Superoxidase dismutase (SOD) topical use in oncologic patients: treatment of acute cutaneous toxicity secondary to radiotherapy.
ABSTRACT The objective of this study is to evaluate the efficiency of SOD applied topically in oncologic patients affected by acute radiodermatitis.
This study includes 57 patients who showed a dermatitis grade 2 or superior; they were administered SOD ointment b.i.d. (40 mg, weekly) and follow-up continued for 12 weeks.
At the end of radiotherapy, 77.1% of the patients ameliorated completely or partially, and at the end of the 12-week period 100% of patients were free of toxicity. No acute toxicity relapses were reported. Response time reduced during radiotherapy, as well as the treatment time at the end of it.
The employment of SOD topically is efficient in the treatment of radiodermatitis, which is an acute side effect of radiotherapy.
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ABSTRACT: Dyes have a long history and constitute an important component in our daily lives. The dye industry began by using natural plant and insect sources, and then rapidly turned to synthetic manufacturing processes. Unfortunately, several of the synthetic dyes, especially azo dyes, have been found to be toxic and mutagenic, and are banned throughout the world. However, because of their low cost and other desirable properties, the use and manufacture of azo dyes continues even today. Removal and treatment of azo dyes from wastewater presents a very special challenge. Since azo dyes are recalcitrant to the conventional aerobic biological treatment, and physical/chemical treatment processes are neither ecofriendly nor economical, innovative remediation approaches need to be explored. In the current scenario, a combination of biological and advanced oxidation processes seem to be the most desired solution. Moreover, mechanistic studies of the pathways and enzymes involved in dye degradation and detoxification need to be undertaken for process optimization. This paper critically and comprehensively reviews recent research advances and the knowledge-base of the previously mentioned areas, including history and chemistry of dyes, mechanistic studies on their persistence, ecotoxicity, and carcinogenicity, and potential remediation methods. Particular emphasis has been given towards critical evaluation of the existing dye wastewater treatment methods and their full-scale applications; based on which recommendations have been made for future developments of the treatment technologies and their assessment methods. In the Authors' opinion, a more holistic and large-scale approach is required to tackle the chronic problem of dye pollution.Environmental Reviews 12/2011; 19:350-370. DOI:10.1139/a11-018 · 2.36 Impact Factor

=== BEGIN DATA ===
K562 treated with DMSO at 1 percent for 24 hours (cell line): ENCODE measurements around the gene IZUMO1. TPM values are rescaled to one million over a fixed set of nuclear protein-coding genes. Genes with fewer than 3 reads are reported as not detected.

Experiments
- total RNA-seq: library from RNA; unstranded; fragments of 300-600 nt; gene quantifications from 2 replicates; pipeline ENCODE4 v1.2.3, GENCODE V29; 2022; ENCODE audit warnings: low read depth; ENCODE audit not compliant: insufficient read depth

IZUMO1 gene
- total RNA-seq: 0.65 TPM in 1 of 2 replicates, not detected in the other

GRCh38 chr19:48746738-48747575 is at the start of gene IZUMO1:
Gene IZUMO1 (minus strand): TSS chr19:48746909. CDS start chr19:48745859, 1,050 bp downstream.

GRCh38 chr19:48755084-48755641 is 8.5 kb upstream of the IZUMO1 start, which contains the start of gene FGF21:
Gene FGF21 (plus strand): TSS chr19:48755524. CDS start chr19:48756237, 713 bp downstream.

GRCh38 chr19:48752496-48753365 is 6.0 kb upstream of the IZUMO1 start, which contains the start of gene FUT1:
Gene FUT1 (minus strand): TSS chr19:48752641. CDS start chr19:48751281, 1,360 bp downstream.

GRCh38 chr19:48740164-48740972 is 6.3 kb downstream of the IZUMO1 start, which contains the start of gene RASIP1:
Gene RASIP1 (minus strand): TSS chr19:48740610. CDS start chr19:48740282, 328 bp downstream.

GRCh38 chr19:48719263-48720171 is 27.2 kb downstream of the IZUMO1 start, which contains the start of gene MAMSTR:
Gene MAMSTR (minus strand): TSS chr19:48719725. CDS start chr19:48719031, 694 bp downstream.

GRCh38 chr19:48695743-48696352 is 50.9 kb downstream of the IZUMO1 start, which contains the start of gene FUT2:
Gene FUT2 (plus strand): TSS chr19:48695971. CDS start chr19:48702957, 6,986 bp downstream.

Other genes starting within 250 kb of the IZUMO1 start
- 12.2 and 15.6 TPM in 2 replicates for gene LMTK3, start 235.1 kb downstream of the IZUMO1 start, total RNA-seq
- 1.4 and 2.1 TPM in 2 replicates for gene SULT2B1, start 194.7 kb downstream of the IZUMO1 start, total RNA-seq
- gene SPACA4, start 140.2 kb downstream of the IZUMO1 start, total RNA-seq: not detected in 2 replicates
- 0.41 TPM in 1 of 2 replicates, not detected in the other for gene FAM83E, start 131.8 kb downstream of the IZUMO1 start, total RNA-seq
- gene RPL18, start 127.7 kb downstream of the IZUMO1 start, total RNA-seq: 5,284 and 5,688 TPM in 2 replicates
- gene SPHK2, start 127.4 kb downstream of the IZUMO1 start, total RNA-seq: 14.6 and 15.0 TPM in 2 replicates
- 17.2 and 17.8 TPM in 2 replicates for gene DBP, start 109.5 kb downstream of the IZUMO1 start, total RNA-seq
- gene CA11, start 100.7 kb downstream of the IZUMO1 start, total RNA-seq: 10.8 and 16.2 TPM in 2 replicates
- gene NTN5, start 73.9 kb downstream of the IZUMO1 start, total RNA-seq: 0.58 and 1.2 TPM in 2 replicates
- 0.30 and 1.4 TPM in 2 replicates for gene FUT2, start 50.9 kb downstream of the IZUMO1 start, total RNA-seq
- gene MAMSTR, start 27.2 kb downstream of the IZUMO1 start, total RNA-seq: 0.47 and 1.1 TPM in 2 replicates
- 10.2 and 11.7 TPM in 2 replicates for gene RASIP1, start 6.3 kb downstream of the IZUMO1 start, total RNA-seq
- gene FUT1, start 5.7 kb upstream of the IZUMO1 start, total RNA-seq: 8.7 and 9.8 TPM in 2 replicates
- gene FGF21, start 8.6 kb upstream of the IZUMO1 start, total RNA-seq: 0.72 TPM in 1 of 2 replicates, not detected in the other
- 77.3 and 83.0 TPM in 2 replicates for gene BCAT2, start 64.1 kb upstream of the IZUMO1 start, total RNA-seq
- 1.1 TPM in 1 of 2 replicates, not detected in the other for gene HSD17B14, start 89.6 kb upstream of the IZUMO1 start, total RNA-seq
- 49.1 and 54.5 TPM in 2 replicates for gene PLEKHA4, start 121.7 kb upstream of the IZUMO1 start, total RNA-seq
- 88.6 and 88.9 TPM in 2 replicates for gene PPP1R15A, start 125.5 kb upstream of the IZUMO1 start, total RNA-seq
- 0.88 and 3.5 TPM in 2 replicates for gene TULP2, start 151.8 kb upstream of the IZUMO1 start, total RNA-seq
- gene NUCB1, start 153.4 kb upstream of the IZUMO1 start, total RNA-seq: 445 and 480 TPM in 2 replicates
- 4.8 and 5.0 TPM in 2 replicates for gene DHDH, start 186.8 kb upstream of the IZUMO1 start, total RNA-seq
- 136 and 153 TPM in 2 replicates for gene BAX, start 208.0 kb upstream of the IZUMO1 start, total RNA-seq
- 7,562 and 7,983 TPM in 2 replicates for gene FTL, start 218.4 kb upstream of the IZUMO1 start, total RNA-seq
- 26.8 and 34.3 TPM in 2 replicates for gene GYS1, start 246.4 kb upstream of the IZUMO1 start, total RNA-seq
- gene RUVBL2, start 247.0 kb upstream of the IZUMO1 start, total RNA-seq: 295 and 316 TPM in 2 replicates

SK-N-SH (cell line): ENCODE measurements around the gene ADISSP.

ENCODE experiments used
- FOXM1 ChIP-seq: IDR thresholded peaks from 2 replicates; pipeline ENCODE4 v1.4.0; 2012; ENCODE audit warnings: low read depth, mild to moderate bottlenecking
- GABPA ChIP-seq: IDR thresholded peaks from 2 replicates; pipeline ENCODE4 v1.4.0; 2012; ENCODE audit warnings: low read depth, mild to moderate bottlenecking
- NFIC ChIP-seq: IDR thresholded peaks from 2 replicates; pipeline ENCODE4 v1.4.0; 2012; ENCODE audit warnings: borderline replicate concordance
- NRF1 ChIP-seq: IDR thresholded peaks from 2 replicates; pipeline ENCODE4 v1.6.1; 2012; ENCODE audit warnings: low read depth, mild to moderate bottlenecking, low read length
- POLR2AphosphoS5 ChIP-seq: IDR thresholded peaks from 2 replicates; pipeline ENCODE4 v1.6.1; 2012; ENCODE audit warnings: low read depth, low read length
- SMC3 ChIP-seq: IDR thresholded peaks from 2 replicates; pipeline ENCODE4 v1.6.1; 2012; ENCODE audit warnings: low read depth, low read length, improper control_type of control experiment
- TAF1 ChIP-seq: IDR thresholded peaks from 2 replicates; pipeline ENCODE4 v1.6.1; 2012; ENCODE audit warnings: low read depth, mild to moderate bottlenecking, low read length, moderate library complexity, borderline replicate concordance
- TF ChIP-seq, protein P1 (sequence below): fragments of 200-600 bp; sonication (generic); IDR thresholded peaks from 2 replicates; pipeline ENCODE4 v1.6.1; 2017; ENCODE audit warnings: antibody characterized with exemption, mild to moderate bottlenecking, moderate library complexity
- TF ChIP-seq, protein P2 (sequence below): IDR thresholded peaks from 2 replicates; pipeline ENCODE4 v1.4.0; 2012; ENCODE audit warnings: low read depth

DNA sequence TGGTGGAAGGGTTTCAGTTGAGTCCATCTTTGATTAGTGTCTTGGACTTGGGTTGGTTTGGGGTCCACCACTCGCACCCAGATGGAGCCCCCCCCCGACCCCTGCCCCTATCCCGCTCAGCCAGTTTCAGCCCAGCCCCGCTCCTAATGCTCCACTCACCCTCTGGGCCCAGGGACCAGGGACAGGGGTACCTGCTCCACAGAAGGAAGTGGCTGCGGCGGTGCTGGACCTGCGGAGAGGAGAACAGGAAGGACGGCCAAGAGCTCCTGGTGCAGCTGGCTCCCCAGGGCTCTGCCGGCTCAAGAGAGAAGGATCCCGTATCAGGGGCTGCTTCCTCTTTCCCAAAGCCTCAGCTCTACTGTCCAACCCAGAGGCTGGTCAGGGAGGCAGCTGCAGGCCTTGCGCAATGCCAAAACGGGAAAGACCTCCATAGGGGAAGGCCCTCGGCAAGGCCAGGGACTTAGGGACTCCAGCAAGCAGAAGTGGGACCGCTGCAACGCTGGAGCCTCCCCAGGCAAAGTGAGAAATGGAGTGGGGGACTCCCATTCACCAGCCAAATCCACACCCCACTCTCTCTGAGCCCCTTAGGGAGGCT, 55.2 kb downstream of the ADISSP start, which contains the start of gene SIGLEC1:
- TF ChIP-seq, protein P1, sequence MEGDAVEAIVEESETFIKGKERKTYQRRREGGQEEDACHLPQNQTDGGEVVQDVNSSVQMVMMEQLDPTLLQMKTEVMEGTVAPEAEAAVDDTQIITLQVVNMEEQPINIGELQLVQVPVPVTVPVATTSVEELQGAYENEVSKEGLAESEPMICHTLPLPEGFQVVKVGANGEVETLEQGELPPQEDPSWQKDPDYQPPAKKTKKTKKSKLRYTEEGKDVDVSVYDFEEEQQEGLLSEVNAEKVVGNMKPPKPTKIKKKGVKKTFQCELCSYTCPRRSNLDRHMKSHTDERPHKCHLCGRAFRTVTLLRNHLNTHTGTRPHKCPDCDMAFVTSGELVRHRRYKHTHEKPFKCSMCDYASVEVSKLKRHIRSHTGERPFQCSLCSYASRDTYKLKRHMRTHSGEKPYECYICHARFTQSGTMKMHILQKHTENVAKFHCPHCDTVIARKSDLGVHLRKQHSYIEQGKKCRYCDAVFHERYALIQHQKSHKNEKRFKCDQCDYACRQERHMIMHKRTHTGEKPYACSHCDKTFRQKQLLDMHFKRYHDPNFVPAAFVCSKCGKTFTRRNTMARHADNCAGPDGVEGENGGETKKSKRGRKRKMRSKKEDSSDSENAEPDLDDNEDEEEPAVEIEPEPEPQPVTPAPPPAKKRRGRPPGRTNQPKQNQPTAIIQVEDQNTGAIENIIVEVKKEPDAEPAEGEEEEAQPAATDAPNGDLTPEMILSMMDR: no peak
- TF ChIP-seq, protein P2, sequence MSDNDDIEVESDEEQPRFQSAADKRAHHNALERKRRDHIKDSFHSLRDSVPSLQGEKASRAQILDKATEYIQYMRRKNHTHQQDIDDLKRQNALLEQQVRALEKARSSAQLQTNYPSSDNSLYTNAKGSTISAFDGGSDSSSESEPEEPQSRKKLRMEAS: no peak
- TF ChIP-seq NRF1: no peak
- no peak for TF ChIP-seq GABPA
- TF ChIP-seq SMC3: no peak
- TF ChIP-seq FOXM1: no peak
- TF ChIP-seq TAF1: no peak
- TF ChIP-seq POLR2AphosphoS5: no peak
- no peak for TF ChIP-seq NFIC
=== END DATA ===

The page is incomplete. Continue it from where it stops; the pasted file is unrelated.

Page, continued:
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ABSTRACT: Radiation-induced skin damage is one of the most common complications of radiotherapy. In order to combat these side effects, patients often turn to alternative therapies, which often include antioxidants. Antioxidants such as those in the polyphenol chemical class, xanthine derivatives, tocepherol, sucralfate, and ascorbate have been studied for their use in either preventing or treating radiotherapy-induced skin damage. Apart from their known role as free radical scavengers, some of these antioxidants appear to alter cytokine release affecting cutaneous and systemic changes. We review the role of antioxidants in treating and preventing radiation-induced skin damage as well as the possible complications of using such therapy.Integrative Cancer Therapies 05/2013; 13(1). DOI:10.1177/1534735413490235 · 2.01 Impact Factor
Edited by Jose M. Soriano y Alegría Montoro, 12/2013; Consejo de Seguridad Nuclear.